Freeciv is a free clone of the turn based strategy game Civilization.
In this game each player becomes leader of a civilisation, fighting to obtain the ultimate goal: the extinction of all other civilisations.
Players take the role of a tribe leader in 4000 BC and have to guide their people through the centuries. Over time, new technologies are discovered, which allow the construction of new city buildings and the deployment of new units. Players can wage war on one another or form diplomatic relationships.
The game finishes when one civilization has eradicated all others, accomplished the goal of space colonization, or at a certain deadline. If more than one civilization remains at the deadline, the player with the highest score wins. Points are awarded for the size of a civilization, its wealth, and cultural and scientific advances.
Freeciv was created as a multiplayer version of Civilization with players moving simultaneously. Rules and elements of Civilization II, and features required for single-player use, such as AI players, were added later. It is still a stated goal to let Freeciv’s game engine be 100% compatible with Civilization I and II, but only as an option.
Freeciv is much more than a game: In Freeciv the game players can decide what the rules will be! This means that unlike nearly every other computer game, Freeciv can be a different game each time you play.
- Generally comparable with Civilization I & II.
- Up to 126 players; Freeciv-web supports up to 500 players.
- Queued production.
- Artificial Intelligence (AI) computer-controlled players.
- Internet & LAN multiplayer (TCP/IP).
- Support for a great number of platforms.
- Premade maps & scenarios.
- More than 50 playable units and over 550 nations.
- Modpack support.
- In game help system..
- Full Fog of War.
- User Interfaces:
- Scriptable using the Lua programming language.
- Internationalization (i18n): Translations for 36 languages available.
|New to Linux? Read our Linux for Starters series. We start right at the basics and teach you everything you need to know to get started with Linux.|
|The largest compilation of the best free and open source software in the universe. Each article is supplied with a legendary ratings chart helping you to make informed decisions.|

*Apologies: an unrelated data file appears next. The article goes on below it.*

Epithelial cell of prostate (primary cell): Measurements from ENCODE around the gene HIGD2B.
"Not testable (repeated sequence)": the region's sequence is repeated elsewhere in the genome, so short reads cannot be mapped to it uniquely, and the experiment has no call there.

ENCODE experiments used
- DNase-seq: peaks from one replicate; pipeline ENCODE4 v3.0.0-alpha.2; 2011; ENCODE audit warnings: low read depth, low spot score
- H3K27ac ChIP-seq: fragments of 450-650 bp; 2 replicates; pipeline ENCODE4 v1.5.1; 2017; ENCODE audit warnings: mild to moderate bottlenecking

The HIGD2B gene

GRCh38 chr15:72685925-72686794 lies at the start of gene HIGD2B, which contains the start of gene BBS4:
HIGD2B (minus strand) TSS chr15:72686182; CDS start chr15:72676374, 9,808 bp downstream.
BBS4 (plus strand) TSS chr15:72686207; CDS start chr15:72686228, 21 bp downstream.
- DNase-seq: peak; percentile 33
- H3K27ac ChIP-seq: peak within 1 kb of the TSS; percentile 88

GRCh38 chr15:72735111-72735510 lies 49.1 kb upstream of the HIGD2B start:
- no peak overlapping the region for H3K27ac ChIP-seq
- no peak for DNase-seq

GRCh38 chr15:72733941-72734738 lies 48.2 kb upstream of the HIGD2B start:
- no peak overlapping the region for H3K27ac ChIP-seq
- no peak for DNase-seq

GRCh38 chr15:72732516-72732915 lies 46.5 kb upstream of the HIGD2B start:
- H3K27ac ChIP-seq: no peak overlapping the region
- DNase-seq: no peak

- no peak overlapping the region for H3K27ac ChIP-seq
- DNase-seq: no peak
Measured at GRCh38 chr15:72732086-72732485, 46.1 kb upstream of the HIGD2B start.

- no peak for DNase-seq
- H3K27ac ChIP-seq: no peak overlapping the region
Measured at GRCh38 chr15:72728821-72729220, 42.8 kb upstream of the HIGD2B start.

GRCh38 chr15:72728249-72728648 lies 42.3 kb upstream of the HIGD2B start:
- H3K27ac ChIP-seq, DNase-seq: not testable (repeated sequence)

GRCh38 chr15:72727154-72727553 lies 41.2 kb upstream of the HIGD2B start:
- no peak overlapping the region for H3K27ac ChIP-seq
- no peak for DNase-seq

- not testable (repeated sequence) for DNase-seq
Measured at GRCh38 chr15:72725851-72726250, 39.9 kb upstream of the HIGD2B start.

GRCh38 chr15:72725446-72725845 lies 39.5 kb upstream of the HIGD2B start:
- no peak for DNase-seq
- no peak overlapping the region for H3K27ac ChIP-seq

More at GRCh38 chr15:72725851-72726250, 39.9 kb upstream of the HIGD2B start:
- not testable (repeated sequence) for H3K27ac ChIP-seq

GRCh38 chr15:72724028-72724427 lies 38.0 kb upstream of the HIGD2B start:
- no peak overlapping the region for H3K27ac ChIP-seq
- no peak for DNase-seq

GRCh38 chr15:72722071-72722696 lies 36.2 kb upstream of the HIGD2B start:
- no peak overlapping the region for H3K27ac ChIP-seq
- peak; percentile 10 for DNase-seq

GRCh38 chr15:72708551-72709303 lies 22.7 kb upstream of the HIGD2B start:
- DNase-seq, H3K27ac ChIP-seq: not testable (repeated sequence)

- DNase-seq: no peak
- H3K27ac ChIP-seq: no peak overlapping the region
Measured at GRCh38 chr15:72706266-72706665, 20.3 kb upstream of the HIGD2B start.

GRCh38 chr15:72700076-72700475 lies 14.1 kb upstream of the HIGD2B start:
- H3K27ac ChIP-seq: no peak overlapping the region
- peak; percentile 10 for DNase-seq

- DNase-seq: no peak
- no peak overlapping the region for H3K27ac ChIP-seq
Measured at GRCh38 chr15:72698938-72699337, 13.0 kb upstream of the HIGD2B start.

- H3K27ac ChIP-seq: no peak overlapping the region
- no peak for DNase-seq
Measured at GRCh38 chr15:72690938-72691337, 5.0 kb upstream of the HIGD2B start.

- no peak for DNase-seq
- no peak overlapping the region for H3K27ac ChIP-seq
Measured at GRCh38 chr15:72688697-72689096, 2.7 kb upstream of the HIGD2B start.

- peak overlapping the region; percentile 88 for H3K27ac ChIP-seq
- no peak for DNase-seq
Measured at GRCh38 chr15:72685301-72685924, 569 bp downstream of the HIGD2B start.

|Hundreds of in-depth reviews offering our unbiased and expert opinion on software. We offer helpful and impartial information.|
|Replace proprietary software with open source alternatives: Google, Microsoft, Apple, Adobe, IBM, Autodesk, Oracle, Atlassian, Corel, Cisco, Intuit, and SAS.|
|Linux Around The World showcases events and usergroups that are relevant to Linux enthusiasts.|
|Surveys popular streaming services from a Linux perspective: Amazon Music Unlimited, Myuzi, Spotify, Deezer, Tidal.|
|Saving Money with Linux looks at how you can reduce your energy bills running Linux.|
|Essential Linux system tools focuses on small, indispensable utilities, useful for system administrators as well as regular users.|
|Linux utilities to maximise your productivity. Small, indispensable tools, useful for anyone running a Linux machine.|
|Home computers became commonplace in the 1980s. Emulate home computers including the Commodore 64, Amiga, Atari ST, ZX81, Amstrad CPC, and ZX Spectrum.|
|Now and Then examines how promising open source software fared over the years. It can be a bumpy ride.|
|Linux at Home looks at a range of home activities where Linux can play its part, making the most of our time at home, keeping active and engaged.|
|Linux Candy reveals the lighter side of Linux. Have some fun and escape from the daily drudgery.|
|Getting Started with Docker helps you master Docker, a set of platform as a service products that delivers software in packages called containers.|
|Best Free Android Apps. We showcase free Android apps that are definitely worth downloading. There's a strict eligibility criteria for inclusion in this series.|
|These best free books accelerate your learning of every programming language. Learn a new language today!|
|These free tutorials offer the perfect tonic to our free programming books series.|
|Stars and Stripes is an occasional series looking at the impact of Linux in the USA.|